Knife Steel Introduction

There are numerous grades of knife steel. The list of available knife steel grades goes on and on. We won't cover all of them, but we will cover the commonly used grades. As automobiles have developed since the Conestoga wagon, tool steels have also developed. With current advances in tool steel technology it is logical to choose an up-to-date tool steel.

A knife is one of the longest standing tools in the history of civilization. Cavemen sharpened rocks or flint to use as a cutting tool. Early swords were made from bronze and with the development of steel came the industrial revolution. Steel alloys started out as simple alloys. Grades like O-1 and M-2 have been around for about 80 years. O-1 was one of the first tool steel grades and M-2 was the second high-speed steel grade which was specifically developed for use as a cutting tool.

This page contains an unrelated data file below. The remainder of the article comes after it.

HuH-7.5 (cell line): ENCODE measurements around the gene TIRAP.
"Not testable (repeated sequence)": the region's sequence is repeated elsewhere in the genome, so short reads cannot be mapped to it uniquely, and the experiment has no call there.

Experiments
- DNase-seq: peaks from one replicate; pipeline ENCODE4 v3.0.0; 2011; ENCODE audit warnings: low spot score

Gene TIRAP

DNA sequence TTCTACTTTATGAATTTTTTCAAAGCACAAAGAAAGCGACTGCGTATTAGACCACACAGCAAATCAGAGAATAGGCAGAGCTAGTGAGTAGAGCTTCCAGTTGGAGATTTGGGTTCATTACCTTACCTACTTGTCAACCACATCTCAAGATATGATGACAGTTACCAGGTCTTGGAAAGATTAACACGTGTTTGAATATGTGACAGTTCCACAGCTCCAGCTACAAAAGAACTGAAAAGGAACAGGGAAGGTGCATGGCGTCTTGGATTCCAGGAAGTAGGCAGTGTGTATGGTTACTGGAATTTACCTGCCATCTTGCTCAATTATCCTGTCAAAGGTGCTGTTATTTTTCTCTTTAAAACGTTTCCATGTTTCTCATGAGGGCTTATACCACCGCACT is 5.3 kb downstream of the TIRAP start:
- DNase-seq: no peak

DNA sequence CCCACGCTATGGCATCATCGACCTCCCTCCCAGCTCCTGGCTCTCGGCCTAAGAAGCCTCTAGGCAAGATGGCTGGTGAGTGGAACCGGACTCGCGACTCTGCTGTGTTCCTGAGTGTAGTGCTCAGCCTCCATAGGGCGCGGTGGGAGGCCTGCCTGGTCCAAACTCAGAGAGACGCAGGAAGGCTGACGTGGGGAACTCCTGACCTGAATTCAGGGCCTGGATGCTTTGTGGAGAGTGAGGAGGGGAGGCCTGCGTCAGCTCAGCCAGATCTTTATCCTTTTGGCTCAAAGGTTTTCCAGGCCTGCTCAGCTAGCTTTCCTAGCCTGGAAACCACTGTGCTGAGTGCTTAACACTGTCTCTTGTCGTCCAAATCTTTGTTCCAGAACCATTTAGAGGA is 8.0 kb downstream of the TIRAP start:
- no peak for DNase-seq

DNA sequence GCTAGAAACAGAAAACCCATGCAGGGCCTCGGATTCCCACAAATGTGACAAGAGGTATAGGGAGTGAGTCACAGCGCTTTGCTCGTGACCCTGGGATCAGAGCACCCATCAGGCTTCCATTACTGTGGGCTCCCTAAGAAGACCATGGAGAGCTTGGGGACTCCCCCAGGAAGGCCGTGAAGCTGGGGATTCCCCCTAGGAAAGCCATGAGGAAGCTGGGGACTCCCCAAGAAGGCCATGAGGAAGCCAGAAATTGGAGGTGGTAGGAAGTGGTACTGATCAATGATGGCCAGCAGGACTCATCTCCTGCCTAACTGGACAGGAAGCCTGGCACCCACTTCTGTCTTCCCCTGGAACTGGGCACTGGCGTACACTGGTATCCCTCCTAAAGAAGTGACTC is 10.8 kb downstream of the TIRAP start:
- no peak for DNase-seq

Blacksmiths began forging low alloy steels more than 100 years ago. Gradually more alloys were developed by adding more elements. Tool steels were born. During the past 80 years, tool steels have evolved with the technological developments in the steel-making process. Coal and coke ovens dominated the early industrial revolution, producing relatively poor quality steels. Tool steel quality was inconsistent at best. Grade selection was limited by this poor quality. Tool steel grades during this early period consisted of O-1, O-2, W-1, W-2, W-3, L-6 and high-speed grades like M-1, M-2 and T-1. Most of these grades are now extinct. The survivors include O-1, W-1, L-6 and M-2.

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The past 40 years has seen the introduction of tool steels made from powder metal. This process again has led to many new grade developments including all of the PM grades. This process allows alloys to be made with upwards of 40% alloying content. By adding more alloying content, the steels properties can be dramatically improved. The powder metal process also allows for unprecedented quality.